Kate top in silk stripes

This is a new pattern by Tessuti Fabrics, called the Kate top. It might look like a simple boxy top pattern, but it actually has a few unexpected, yet elegant design details. And then, of course, I went and added a few more of my own.

The pattern includes a back placket, hem, and side slits and instructions on how to make the inside of the top as beautiful as the outside. It’s these extra details that make Tessuti patterns great. It’s quite obvious that they are written by those with decades of experience in sewing and patternmaking.



Since this was a competition, I felt it was important for me to complicate this simple top as much as possible. I used a remnant of silk (perhaps CDC) that I scored off the Tessuti remnant table about two years ago. Silk is a perfect choice for this top, but given the fact that I added a few complicated seams and stripes, it turned out to be a challenging choice.

I added two curved panels in the top section of the front, a waist panel, as well as a creatively shaped panel above the hem. With the bottom panel, I tried to follow the shape of the hem, including the way it sharply turns at the side splits. My intention was to flick the fabric grain on it’s side in order to use the direction of the stripes as a contrast feature in the panels.

I’m not entirely happy with the fit of this top on me, but it is pretty good for a first go, and certainly very wearable. I didn’t muslin it (pure laziness on my behalf) and just guessed at the adjustments I’d need. I started with a size S, widened the back a smidgen, and tapered the sides in towards the hem by about an 1.5inches. I also lengthened the body by an inch. These are all standard modifications I make to any pattern.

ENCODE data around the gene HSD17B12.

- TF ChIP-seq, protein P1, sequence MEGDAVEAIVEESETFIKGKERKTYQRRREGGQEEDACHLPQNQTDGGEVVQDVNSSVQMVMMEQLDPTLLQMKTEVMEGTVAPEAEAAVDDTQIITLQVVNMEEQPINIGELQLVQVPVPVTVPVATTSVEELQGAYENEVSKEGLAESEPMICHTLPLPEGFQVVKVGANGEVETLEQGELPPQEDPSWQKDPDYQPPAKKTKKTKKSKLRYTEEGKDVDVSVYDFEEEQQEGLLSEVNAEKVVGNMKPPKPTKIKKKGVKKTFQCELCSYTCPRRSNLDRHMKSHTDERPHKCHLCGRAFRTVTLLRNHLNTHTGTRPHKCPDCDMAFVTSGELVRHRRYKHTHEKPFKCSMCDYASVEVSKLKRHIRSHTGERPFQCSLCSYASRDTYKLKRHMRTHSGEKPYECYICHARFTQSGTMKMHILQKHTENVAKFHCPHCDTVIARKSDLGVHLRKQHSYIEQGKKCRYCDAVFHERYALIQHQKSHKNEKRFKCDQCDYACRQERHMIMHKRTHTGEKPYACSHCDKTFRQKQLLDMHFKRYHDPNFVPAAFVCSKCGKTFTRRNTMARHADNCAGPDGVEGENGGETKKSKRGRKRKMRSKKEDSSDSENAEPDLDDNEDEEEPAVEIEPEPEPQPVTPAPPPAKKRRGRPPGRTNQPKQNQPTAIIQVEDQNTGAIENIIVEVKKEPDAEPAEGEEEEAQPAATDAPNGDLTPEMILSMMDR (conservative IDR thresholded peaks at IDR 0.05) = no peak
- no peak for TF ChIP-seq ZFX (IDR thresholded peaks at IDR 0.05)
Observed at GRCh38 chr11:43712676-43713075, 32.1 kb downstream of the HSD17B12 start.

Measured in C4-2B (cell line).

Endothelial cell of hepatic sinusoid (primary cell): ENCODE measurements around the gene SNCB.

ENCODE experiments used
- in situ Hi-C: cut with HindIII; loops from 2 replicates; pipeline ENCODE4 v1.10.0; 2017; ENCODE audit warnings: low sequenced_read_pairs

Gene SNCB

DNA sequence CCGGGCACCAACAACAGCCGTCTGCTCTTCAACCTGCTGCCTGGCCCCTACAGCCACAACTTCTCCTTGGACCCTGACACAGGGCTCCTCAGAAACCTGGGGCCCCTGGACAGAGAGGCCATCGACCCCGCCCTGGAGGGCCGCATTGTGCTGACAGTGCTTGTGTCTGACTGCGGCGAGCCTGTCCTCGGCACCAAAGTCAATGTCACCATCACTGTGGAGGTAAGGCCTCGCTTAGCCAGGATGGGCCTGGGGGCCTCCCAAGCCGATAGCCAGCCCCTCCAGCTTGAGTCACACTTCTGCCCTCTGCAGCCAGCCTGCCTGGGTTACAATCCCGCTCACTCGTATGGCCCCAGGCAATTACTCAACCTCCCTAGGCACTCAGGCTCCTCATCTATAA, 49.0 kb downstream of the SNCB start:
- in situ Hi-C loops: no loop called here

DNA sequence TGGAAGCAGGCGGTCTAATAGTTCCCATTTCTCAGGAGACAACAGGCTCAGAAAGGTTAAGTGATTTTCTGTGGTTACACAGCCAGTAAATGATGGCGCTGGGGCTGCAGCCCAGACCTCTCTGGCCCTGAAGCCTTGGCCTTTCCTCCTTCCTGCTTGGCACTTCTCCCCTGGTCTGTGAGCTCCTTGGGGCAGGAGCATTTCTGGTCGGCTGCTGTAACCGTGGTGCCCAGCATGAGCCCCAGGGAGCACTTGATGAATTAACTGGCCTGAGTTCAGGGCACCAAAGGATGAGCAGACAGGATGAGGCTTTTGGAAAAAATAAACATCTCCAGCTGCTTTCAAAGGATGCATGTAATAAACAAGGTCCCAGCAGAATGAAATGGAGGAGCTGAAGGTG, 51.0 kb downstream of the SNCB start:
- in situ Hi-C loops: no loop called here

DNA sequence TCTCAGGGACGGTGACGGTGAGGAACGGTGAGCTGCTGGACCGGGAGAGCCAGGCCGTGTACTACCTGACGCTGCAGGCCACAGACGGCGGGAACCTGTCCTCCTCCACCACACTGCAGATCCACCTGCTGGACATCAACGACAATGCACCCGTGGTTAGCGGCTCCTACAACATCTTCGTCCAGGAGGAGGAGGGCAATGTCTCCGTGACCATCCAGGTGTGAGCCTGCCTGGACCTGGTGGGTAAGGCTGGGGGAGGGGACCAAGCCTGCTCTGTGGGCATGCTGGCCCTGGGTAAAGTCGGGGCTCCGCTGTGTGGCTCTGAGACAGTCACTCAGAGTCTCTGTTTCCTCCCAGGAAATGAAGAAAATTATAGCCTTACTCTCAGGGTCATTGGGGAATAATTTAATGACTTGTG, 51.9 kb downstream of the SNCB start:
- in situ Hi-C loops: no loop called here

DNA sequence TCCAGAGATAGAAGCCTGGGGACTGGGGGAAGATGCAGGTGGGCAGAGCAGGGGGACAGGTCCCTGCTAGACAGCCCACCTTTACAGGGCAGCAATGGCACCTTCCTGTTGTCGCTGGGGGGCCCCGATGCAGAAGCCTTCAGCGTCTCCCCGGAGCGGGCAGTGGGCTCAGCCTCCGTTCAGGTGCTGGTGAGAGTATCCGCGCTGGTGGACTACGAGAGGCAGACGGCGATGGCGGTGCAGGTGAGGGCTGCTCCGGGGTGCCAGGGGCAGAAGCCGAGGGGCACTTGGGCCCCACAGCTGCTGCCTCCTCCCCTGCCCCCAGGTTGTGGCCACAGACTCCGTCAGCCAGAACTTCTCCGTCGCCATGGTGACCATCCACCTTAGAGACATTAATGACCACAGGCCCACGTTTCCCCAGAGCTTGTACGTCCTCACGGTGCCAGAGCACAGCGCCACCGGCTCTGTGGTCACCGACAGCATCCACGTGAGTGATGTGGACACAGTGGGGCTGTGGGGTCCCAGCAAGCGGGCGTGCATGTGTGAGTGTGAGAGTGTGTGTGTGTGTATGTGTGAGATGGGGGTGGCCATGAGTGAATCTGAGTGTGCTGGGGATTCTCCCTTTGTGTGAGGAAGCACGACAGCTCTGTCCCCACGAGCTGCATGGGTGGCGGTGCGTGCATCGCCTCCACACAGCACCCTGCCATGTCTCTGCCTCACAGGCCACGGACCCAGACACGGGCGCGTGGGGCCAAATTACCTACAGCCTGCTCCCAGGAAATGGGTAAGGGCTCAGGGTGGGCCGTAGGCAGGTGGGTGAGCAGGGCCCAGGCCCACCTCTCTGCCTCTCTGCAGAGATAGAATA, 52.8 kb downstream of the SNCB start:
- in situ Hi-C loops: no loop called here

I should have reduced the bust dart before I started. The dart seems small enough but I forgot to consider the fact that this top is boxy by design, and probably contains enough ease without the dart for an A/B cup. See how beautifully it fits Lara of Thornberry with her more ample bust. I compensated mid-construction by arcing the side seam in at bust level. This worked quite well at correcting the fit on the fly. Next time, I’ll do a poper SBA, widen the back more, and drop the armscye a smidgen.


And if you are wondering why I look so miserable in these photos. The frosts have arrived. My garage was the warmest photo option at about 2 degrees Celsius. I’m really surprised you can’t see my goosebumps!



8 thoughts on “Kate top in silk stripes

  1. Linda Galante

    I saw that top on their website, but didn’t love it. Your changes make it so elegant – and it doesn’t look boxy at all. Love the back placket and the panels. You used the stripes to their best advantage. Very cool, goosebumps and all.


  2. Naomi Smith

    This looks great, I really like that style of neckline. Your modifications turned out awesome, I feel like they are one of those things that could have gone either way, but they really work with the stripes. I’m curious to know how you do a broad back adjustment – is it just your upper back (my problem too) or do you simply add width to the whole length?


    1. Debbie Iles Post author

      Thanks Naomi.
      My standard broad back adjustment is to add 5/8inch wedge to the CB – I do it first up with all of the big four patterns and most others too. I’m really not sure why I didn’t add that much this time… I taper the wedge down to nothing – so the bottom of the top remains the same. This only works with collarless tops though – keeping the neck width the same (ie with shirt yokes or collars) requires a bit more creative slashing and manipulation.
      For anything with set in sleeves, I’ll also add 1cm to the end of the shoulder seam. Sometimes you may need to adjust the bottom of the armscye when you do this, if the shoulder seam was on a slope to begin with – just in order to maintain the same measurement around the armscye.



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